The following tables look at the best performers on a five-year view in the GBP Corporate Bond and Global Corporate Bond categories, though there are alternatives, for those advisers and clients who still feel fixed income has a role to play in a diversified portfolio.

Best performing OEICs in the GBP Corporate Bond category over the last five years

(Where more than one class of fund features only the best performer is listed).
Source: Morningstar, for the GBP Corporate Bond category

There are also nearly 30 investment trusts dedicated to investing in debt, although not all are pure plays on corporate debt. Some specialise in the fledgling area of peer-to-peer lending and this grouping in particular has a limited trading history. The overall yield on the sector of 6.2% suggests that the investment companies as a group lean more toward the riskier end of the lending spectrum.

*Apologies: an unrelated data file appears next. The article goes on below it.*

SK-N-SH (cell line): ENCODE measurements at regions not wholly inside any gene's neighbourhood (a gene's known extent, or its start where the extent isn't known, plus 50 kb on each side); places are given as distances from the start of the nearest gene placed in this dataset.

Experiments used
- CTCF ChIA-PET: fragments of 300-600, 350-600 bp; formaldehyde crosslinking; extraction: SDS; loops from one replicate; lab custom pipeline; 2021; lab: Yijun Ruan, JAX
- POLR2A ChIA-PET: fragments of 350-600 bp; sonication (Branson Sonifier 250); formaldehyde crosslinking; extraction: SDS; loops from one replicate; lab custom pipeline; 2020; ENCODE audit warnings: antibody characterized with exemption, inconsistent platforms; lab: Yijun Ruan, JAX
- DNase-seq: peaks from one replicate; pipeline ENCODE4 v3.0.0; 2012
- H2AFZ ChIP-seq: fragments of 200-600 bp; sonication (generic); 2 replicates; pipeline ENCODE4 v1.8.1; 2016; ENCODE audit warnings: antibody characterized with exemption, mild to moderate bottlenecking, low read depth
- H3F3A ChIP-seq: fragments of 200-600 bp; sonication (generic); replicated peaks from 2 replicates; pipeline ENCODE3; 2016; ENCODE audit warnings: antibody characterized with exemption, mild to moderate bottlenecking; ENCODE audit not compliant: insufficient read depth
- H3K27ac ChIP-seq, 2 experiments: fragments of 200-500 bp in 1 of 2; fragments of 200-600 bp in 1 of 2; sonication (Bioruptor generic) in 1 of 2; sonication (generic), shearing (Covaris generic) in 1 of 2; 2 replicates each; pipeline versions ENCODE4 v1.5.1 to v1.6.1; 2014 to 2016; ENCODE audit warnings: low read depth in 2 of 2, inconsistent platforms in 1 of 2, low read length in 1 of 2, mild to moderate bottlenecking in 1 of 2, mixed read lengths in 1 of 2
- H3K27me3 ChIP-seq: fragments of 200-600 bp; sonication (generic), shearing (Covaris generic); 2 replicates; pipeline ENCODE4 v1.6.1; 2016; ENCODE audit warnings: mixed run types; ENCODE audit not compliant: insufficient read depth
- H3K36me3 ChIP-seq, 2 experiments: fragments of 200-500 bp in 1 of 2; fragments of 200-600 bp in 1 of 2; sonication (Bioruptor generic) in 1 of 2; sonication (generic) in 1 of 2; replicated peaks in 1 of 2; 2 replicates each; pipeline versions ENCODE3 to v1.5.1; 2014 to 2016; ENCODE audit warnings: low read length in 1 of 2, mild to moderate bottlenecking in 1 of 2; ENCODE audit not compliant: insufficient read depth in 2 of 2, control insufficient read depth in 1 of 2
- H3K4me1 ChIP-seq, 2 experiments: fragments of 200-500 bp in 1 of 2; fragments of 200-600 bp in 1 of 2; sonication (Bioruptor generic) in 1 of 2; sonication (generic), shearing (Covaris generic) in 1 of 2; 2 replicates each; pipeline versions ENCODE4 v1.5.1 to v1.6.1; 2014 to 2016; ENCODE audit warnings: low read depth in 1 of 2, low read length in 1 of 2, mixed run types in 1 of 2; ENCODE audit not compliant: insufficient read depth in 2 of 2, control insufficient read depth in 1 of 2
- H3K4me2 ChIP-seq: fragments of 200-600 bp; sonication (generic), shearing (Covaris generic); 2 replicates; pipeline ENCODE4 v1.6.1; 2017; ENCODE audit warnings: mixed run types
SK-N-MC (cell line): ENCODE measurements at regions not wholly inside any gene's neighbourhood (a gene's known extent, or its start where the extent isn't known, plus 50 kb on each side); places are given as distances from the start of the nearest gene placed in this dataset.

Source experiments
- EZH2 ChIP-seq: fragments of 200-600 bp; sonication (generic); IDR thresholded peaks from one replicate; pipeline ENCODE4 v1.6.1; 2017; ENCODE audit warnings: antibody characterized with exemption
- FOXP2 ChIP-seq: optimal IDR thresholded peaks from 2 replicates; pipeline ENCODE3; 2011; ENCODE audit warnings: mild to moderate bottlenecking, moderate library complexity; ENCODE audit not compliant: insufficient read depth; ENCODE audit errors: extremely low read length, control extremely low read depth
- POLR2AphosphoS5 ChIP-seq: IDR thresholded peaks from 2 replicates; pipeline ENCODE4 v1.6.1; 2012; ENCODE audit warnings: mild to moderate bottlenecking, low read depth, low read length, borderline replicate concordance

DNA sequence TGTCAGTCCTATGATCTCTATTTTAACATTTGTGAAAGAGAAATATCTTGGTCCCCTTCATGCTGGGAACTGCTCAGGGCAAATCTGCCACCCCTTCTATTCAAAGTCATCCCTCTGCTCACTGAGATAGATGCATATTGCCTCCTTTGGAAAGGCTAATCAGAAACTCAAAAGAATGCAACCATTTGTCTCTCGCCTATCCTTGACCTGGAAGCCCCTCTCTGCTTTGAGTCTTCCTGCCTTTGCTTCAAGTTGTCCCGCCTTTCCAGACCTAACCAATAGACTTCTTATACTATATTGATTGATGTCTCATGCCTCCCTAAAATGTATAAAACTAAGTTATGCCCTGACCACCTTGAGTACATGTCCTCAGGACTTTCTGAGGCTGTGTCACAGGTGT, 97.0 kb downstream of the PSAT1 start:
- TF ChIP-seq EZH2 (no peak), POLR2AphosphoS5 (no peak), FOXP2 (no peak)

Top performing debt-specialist investment companies over the last five years

Source: Morningstar, the Association of Investment Companies, for the Sector Specialist: Debt Category

There are also a select number of Exchange-Traded Funds (ETFs) which are designed to track or mirror the performance of baskets of corporate debt securities, and provide their total return, minus the costs of running these passive funds.

Best performing ETFs in the GBP Corporate Bond category over the last five years

(Where more than one class of fund features only the best performer is listed).
Source: Morningstar, for the GBP Corporate Bond category

AJ Bell Investment Director

Russ Mould’s long experience of the capital markets began in 1991 when he became a Fund Manager at a leading provider of life insurance, pensions and asset management services. In 1993 he joined a prestigious investment bank, working as an Equity Analyst covering the technology sector for 12 years. Russ eventually joined Shares magazine in November 2005 as Technology Correspondent and became Editor of the magazine in July 2008. Following the acquisition of Shares' parent company, MSM Media, by AJ Bell Group, he was appointed as AJ Bell’s Investment Director in summer 2013.